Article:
Not so long ago, Charoen Nakhon Road was one of Bangkok’s major thoroughfares that enjoyed light traffic while its bordering neighbourhoods, all of them culinarily abundant, are less flocked-to by visitors.
Blessed with the breezy Chao Phraya River to which it runs parallel, the 5km-long road that stretches from Klong San to Dao Khanong district also provides a serene setting for a few five-star hotels and high-end residences. Its pristine local charm seems to have been unspoiled until recently.
Today Klong San has become one of the city’s upcoming swanky districts, filled with art galleries and event spaces. Moreover, a new mega-project establishment comprised of a world-class shopping mall, luxury hotels and fine-dining restaurants is set to open in the centre of the neighbourhood in the very near future.
So before this fragile and friendly locale turns into a beaten track, Life takes you on a gastronomic expedition to check out some of the area’s most treasured culinary masters along the upper part of Charoen Nakhon Road.
Nai Soon Charoen Nakhon Charoen Nakhon 12 Open daily 11am-3pm Call 02-437-9357
This tatty 50-year-old shop house at the front corner of Charoen Nakhon 12 is famous among local poultry fans for its time-honoured rendering of braised duck and goose.
I love the goose especially. Compared to the duck, the meat is more tender and flavourful with thicker and fattier skin.
An individual serving of rice or noodles topped with slices of duck costs around 60-70 baht. An a la carte plate of braised duck meat is priced between 100 and 200 baht, while that of goose costs 150-300 baht.
You can buy an entire duck for 700 baht, and goose for 1,600 baht. Meanwhile, a pair of braised goose webs cost 80 baht, goose wings 120 baht and goose intestines 100 baht.
A selection of piping-hot soups, with options of main ingredients including bitter gourd, bamboo pith, bamboo shoot, white radish and pinyin flower (Chinese daylily) is also worth a try.
Dine-in customers can find a seat either at the tables set in front of the shop on the footpath or in a 20-seat dining room inside another shop house unit a few steps away.
But if streetside eating isn’t your style of gastronomy, a takeaway order is highly recommended.
Guay Jub Jeh Ju Charoen Nakhon Open daily11am-8pm Call 089-698-8666
Next to the braised-duck shop is a noodle shop specialising in guay jub naam khon, or rolled rice noodles in rich brown soup.
The dish here (40 baht) features thick and chewy rice-noodle rolls in a salty-sweet broth infused with various Thai and Chinese spices. Other than lean slices of pork loin, a selection of pig’s organ and wedge of boiled egg, also accompanying the noodles are hefty chunks of moo krob, or flame-roasted pork with layers of crispy skin with soft skin intact, which is what makes the dish so popular.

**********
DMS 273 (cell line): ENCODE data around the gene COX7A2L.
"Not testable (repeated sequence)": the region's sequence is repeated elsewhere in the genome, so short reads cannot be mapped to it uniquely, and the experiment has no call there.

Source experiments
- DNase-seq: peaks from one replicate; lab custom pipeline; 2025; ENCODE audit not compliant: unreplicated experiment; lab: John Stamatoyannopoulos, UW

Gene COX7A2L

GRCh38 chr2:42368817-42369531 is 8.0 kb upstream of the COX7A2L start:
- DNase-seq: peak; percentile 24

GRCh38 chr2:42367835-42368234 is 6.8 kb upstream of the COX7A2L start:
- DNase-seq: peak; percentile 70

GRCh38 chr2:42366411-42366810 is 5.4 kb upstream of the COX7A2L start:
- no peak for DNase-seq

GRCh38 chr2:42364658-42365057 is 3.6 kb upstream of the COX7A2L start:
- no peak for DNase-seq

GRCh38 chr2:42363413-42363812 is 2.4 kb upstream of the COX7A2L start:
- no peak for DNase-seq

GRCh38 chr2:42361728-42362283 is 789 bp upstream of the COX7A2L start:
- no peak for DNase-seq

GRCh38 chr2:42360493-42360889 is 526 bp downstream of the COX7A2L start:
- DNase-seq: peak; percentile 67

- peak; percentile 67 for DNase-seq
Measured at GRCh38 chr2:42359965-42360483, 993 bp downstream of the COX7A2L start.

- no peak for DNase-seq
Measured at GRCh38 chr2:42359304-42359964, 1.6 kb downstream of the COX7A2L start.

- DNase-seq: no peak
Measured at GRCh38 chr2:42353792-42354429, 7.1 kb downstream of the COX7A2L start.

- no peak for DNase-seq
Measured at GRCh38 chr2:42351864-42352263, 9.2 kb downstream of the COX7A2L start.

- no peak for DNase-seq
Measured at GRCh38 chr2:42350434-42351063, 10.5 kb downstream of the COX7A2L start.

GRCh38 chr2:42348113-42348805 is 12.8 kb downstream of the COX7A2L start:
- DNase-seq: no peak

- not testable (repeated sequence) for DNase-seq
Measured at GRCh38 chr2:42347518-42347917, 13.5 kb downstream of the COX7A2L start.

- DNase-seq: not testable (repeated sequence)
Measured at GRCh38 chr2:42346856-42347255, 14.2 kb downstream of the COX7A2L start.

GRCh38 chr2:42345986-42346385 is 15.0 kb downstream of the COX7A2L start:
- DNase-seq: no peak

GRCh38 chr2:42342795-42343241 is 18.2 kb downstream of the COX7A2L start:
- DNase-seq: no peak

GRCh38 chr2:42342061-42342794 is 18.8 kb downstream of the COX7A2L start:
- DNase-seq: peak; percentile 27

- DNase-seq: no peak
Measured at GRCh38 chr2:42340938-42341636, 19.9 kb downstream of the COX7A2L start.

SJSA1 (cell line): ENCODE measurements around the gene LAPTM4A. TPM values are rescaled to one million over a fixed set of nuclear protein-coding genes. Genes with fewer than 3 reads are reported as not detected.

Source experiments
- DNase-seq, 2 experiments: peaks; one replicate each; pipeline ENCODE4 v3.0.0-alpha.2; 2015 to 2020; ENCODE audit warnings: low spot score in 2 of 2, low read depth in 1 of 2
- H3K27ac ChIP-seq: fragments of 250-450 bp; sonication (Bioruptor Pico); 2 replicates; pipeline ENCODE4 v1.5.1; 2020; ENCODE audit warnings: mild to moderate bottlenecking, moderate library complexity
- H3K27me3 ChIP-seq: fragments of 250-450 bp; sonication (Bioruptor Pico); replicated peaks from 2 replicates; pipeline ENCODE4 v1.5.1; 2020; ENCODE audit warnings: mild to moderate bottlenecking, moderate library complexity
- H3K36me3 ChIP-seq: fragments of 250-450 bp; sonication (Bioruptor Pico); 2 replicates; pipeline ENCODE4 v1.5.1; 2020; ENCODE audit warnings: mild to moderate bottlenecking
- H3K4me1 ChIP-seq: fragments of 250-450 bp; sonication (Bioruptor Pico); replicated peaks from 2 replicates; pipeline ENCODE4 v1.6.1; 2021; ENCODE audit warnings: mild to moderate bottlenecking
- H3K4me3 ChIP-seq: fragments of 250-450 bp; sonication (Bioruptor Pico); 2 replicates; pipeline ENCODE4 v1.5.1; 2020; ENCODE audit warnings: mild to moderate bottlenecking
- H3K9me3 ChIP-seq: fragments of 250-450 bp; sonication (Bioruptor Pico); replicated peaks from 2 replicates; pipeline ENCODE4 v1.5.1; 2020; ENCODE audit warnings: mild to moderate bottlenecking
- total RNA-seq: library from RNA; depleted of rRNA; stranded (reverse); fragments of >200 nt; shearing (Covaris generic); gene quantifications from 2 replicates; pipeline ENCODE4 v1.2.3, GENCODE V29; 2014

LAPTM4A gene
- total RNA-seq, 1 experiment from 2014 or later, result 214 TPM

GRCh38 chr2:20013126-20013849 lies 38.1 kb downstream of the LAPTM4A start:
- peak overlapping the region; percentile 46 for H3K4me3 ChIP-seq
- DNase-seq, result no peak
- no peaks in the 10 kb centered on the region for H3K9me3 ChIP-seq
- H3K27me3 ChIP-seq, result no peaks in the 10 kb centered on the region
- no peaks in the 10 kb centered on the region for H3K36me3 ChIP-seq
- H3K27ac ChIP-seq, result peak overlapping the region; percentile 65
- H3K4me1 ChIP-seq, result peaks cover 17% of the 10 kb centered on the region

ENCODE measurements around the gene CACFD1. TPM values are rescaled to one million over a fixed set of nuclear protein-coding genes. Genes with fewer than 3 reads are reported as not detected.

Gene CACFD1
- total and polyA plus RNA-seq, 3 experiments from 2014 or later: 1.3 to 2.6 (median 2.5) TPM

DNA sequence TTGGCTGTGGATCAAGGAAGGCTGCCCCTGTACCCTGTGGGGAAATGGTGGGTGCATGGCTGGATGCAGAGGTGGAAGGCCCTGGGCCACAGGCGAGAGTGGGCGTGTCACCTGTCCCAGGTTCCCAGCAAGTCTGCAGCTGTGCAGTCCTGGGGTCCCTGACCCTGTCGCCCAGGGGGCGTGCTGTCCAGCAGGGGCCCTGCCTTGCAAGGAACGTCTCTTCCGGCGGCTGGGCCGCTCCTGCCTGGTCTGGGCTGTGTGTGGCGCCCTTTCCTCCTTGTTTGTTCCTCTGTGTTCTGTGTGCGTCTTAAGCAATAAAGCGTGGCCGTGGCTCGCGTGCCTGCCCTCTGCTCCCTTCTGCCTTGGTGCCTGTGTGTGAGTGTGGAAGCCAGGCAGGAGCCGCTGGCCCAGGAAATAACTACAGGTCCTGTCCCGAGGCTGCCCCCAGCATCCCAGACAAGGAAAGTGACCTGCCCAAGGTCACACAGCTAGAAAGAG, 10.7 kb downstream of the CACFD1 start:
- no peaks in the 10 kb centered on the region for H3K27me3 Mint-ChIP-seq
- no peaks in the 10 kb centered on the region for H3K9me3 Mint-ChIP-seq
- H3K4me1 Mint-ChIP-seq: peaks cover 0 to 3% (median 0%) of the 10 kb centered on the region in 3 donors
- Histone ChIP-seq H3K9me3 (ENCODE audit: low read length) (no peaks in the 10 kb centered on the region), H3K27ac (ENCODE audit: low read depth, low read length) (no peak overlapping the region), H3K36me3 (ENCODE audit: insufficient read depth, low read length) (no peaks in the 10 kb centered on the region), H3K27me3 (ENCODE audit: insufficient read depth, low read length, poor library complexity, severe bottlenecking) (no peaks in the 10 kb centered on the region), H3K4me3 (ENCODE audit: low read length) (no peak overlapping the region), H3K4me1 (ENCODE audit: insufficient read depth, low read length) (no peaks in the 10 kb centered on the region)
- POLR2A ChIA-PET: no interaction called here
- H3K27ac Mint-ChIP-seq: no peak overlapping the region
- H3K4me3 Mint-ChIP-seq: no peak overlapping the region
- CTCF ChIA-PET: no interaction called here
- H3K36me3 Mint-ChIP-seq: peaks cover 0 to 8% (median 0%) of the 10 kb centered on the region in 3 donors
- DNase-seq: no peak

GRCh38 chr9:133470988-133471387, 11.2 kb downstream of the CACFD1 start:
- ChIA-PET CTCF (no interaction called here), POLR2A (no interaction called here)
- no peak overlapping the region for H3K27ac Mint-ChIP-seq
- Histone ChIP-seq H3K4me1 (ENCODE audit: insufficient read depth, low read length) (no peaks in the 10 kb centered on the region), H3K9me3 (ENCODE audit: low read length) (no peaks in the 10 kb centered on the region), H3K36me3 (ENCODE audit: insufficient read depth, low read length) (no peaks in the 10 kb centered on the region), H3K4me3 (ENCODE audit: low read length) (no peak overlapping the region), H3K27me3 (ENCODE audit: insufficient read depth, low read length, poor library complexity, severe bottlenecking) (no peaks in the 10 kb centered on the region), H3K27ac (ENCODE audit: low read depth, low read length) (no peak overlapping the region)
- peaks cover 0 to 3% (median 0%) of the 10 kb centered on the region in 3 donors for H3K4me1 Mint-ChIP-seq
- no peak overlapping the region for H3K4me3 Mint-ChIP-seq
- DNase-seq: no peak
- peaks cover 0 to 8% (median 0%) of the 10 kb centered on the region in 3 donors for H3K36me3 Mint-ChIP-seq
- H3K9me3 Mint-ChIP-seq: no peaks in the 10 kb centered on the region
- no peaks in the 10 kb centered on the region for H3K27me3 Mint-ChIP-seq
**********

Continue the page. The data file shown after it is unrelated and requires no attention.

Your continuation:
Sahm Noo Dessert 292 Charoen Nakhon Open daily 10am-3pm Call 084-524-9161
At the mouth of a private alley approximately 50m from the guay jub shop on Charoen Nakhon road stands a street stall much treasured for its rendering of bua loy, a traditional Thai pearl-like dessert made with glutinous rice flour in warm coconut milk.
The shop, widely known among locals as Bua Loy Wat Suwan, boasts a daily-kneaded delicacy in a trio of colours (the yellow hue is from blending with pumpkin purée, faded-purple pearls from taro and pastel green from fresh pandanous-leaf juice). Unlike the starchy version found at other vendors, the bua loy pearls here are soft and silky while the coconut cream, in which they bathe, is very fragrant and not overly sweet.
It costs 20 baht per serving for plain bua loy; 28 baht with an extra topping of salted-egg yolk.
Just recently, the shop launched its new product tako (Thai-style pudding with coconut-cream topping, 20 baht). Options here include tako sakhu (pandan-infused tapioca pudding); phuek (taro pudding); and sweet purple yam pudding. All are delicious.
The roofed dining area is set along the alley so that customers can enjoy the dessert on site amidst the neighbourhood’s rustic yet serene setting.
Ple Guay Tiew Ped Charoen Nakhon 8 Open daily 9.30am-3pm Call 081-485-2629
Only a few steps down the airy lane of Charoen Nakhon 8, fans of guay tiew ped (duck noodle) are promised a true culinary delight from this clean and airy shophouse eatery.
Though pretty new in the neighbourhood, the vendor’s culinary dexterity can be traced back more than 30 years, to when the shop was located in Tha Din Daeng, the city’s best-known location for braised poultry.